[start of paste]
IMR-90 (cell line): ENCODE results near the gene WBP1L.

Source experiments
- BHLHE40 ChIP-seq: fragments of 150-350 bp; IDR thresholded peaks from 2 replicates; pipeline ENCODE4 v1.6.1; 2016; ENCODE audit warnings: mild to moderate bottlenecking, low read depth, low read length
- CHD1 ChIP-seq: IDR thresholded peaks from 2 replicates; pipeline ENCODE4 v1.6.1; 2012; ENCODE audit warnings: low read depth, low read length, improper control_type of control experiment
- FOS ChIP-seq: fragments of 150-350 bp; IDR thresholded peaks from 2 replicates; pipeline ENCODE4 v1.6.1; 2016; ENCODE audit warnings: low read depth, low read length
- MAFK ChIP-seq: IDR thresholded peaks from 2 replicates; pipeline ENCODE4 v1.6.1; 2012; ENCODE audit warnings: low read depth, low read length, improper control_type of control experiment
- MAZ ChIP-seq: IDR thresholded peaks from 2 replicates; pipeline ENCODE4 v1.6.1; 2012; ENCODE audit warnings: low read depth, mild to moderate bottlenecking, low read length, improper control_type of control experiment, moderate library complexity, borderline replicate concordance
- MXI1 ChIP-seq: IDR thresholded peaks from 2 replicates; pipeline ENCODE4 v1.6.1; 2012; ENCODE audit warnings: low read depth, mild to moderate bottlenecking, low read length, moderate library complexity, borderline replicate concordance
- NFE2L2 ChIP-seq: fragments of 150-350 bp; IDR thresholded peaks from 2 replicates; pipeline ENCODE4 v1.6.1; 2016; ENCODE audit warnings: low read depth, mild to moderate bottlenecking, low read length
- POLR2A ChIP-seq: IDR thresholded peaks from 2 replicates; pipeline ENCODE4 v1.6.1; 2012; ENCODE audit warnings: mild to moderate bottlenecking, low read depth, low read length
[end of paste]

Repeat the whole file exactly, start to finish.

IMR-90 (cell line): ENCODE results near the gene WBP1L.

Source experiments
- BHLHE40 ChIP-seq: fragments of 150-350 bp; IDR thresholded peaks from 2 replicates; pipeline ENCODE4 v1.6.1; 2016; ENCODE audit warnings: mild to moderate bottlenecking, low read depth, low read length
- CHD1 ChIP-seq: IDR thresholded peaks from 2 replicates; pipeline ENCODE4 v1.6.1; 2012; ENCODE audit warnings: low read depth, low read length, improper control_type of control experiment
- FOS ChIP-seq: fragments of 150-350 bp; IDR thresholded peaks from 2 replicates; pipeline ENCODE4 v1.6.1; 2016; ENCODE audit warnings: low read depth, low read length
- MAFK ChIP-seq: IDR thresholded peaks from 2 replicates; pipeline ENCODE4 v1.6.1; 2012; ENCODE audit warnings: low read depth, low read length, improper control_type of control experiment
- MAZ ChIP-seq: IDR thresholded peaks from 2 replicates; pipeline ENCODE4 v1.6.1; 2012; ENCODE audit warnings: low read depth, mild to moderate bottlenecking, low read length, improper control_type of control experiment, moderate library complexity, borderline replicate concordance
- MXI1 ChIP-seq: IDR thresholded peaks from 2 replicates; pipeline ENCODE4 v1.6.1; 2012; ENCODE audit warnings: low read depth, mild to moderate bottlenecking, low read length, moderate library complexity, borderline replicate concordance
- NFE2L2 ChIP-seq: fragments of 150-350 bp; IDR thresholded peaks from 2 replicates; pipeline ENCODE4 v1.6.1; 2016; ENCODE audit warnings: low read depth, mild to moderate bottlenecking, low read length
- POLR2A ChIP-seq: IDR thresholded peaks from 2 replicates; pipeline ENCODE4 v1.6.1; 2012; ENCODE audit warnings: mild to moderate bottlenecking, low read depth, low read length